Lancaster Canal (Glasson Basin to River Lune)

The Lancaster Canal (Glasson Basin to River Lune) is a tidal river and is part of the Lancaster Canal. It runs for 1 furlong from Glasson Dock (where it joins the Lancaster Canal (Glasson Branch)) to River Lune Entrance (where it joins the River Lune).

The maximum dimensions for a boat to be able to travel on the waterway are 72 feet long and 14 feet wide. The maximum headroom is not known. The maximum draught is not known.

The navigational authority for this waterway is Canal & River Trust

Relevant publications — Waterway Maps:

Relevant publications — Waterway Guides:

Relevant publications — Waterway Histories:

 
 
 

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Glasson Dock
River Lune Entrance 1 furlong 0 locks
 
 
 
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Lancaster Canal (Glasson Basin to River Lune)
The Lancaster Canal (Glasson Basin to River Lune) is a tidal river and is part of the Lancaster Canal. It runs for 1 furlong from Glasson Dock (where it joins the ...
Glasson Dock - Wikipedia
Glasson Dock, also known as Glasson, is a village in Lancashire, England, south of Lancaster at the mouth of the River Lune. ... With construction of the Lancaster Canal starting in 1792, thought was given to a connection between it and the ...
Lancaster Canal | Canal network map | Canal & River Trust
The Lancaster Canal was only recently connected to the national waterway network .... Boat House south of Turnover Bridge and Skerton Weir on the River Lune. ... Out on the Glasson Branch where the canal meets the sea, sits Glasson Basin.
Lancaster Canal - Wikipedia
The Lancaster Canal is a canal in North West England, originally planned to run from Westhoughton in Lancashire to Kendal in south Cumbria (historically in Westmorland). The section around the crossing of the River Ribble was never completed, .... With the exception of the branch to Glasson Dock and the Ribble Link, the ...
Glasson Branch (Lancaster Canal) | Canal and river maps | Canal ...
Glasson Dock courtesy Ian Taylor ... The Glasson branch of the Lancaster Canal was opened in 1820 providing ... The branch runs through the tranquil countryside of the Conden Valley to the saltings and marshland leading to the River Lune.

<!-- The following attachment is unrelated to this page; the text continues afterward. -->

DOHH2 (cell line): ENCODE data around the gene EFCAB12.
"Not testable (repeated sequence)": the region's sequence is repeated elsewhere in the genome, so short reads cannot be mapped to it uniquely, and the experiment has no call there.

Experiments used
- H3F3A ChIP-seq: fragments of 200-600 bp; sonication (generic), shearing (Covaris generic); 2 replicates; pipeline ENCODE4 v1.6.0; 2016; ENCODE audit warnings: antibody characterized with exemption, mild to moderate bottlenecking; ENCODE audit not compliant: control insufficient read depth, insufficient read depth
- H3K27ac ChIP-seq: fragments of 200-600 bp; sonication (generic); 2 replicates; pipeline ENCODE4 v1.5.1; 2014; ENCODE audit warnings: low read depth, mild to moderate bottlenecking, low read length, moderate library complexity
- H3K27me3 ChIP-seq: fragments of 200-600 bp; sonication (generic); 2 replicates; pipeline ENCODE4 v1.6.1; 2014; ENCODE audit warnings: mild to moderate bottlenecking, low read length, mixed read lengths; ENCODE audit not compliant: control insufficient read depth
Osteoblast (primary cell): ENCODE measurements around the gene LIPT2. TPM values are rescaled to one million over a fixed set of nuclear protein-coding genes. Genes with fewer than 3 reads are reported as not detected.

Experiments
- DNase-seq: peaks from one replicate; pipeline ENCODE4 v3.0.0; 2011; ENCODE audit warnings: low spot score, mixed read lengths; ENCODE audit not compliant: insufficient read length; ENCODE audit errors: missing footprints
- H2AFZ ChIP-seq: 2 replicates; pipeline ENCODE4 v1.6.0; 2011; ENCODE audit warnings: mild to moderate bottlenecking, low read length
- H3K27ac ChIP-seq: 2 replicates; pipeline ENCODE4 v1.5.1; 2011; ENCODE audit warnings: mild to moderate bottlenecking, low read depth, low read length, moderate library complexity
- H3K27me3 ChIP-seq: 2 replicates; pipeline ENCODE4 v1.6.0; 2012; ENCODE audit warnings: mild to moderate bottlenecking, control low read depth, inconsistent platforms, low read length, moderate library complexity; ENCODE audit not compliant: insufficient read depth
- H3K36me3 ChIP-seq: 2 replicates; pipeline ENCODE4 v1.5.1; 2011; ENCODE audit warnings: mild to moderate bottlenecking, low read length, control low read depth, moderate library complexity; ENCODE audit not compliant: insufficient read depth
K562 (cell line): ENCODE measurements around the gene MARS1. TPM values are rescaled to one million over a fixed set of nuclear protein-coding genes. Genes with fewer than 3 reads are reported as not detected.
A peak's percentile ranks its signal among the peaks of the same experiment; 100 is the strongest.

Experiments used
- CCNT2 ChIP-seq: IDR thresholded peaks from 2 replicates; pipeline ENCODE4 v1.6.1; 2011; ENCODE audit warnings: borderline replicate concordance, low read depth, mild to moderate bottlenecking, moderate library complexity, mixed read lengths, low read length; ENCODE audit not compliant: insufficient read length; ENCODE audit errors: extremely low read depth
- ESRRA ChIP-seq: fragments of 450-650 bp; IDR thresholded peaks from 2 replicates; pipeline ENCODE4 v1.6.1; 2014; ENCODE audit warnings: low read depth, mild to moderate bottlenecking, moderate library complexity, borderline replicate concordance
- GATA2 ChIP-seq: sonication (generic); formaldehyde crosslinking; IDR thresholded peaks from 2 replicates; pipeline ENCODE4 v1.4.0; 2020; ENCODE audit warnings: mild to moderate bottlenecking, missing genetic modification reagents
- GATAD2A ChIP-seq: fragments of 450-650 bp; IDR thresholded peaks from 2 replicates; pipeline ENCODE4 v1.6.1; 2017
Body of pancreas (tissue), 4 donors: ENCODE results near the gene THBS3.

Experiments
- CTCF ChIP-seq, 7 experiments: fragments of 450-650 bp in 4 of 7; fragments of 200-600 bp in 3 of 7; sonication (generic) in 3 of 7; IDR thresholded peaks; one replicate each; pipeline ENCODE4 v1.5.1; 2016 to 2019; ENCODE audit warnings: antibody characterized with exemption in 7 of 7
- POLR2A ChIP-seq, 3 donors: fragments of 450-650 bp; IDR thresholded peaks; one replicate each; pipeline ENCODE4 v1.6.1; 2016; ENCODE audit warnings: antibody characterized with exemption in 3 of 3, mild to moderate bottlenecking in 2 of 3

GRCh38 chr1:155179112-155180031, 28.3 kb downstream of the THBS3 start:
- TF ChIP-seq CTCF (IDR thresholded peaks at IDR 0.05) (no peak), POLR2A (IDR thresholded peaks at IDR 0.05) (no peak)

Lancaster Canal: Preston, canal boat holiday ... - Canal Guide
Rennie also designed a branch to Glasson Dock to connect Lancaster to ... The southern end of the canal (which started just south of the River Ribble and ...
Glasson Basin Marina, Moorings in Lancashire | BWML
Narrowboat moorings in the Lune Estuary, where Lancaster Canal meets the sea . ... Glasson Basin Marina has 156 water berths that supply both water and ...
Lock Gates on Canal at Glasson - Ron Leggat Photography
The Lancaster Canal (Glasson Branch) is a broad canal and is part of the ... Dock where it joins the Lancaster Canal (Glasson Basin to River Lune) to Lodge Hill ...
The Essential Site For Captains And Crew - Superports - Dockwalk
The basin, which forms the beginning of Lancaster Canal, is entered via a lock from the River Lune. Although in a rural setting, Glasson Basin is still within easy  ...
A Walk Through History — Mill At Conder Green
The canal ends at the basin at Glasson Dock, that served as a reservoir for the outer ... in the 11th century on the site of an old Roman fort overlooking the River Lune. ... In 1322 and again in 1389 the Scots invaded England as far as Lancaster ...
 
 
 

Wikipedia has a page about Lancaster Canal

The Lancaster Canal is a canal in the north of England, originally planned to run from Westhoughton in Lancashire to Kendal in south Cumbria (then in Westmorland). The section around the crossing of the River Ribble was never completed, and much of the southern end leased to the Leeds and Liverpool Canal, of which it is now generally considered part.

Of the canal north of Preston, only the section from Preston to Tewitfield near Carnforth in Lancashire is currently open to navigation for 42 miles (67.6 km), with the canal north of Tewitfield having been severed in three places by the construction of the M6 motorway, and by the A590 road near Kendal. The southern part, from Johnson's Hillock to Wigan Top Lock, remains navigable as part of the Leeds and Liverpool Canal. The planned continuation to Westhoughton was never built.

Other Wikipedia pages that might relate to Lancaster Canal
[Lancaster Canal Tramroad] [Tewitfield] [Ribble Link Trust] [Lancaster Canal Trust] [Lune Aqueduct] [Ribble Link] [River Calder, Wyre] [Glasson Dock] [Savick Brook]
Information retrieved Tuesday 29 December 2015 at 12:20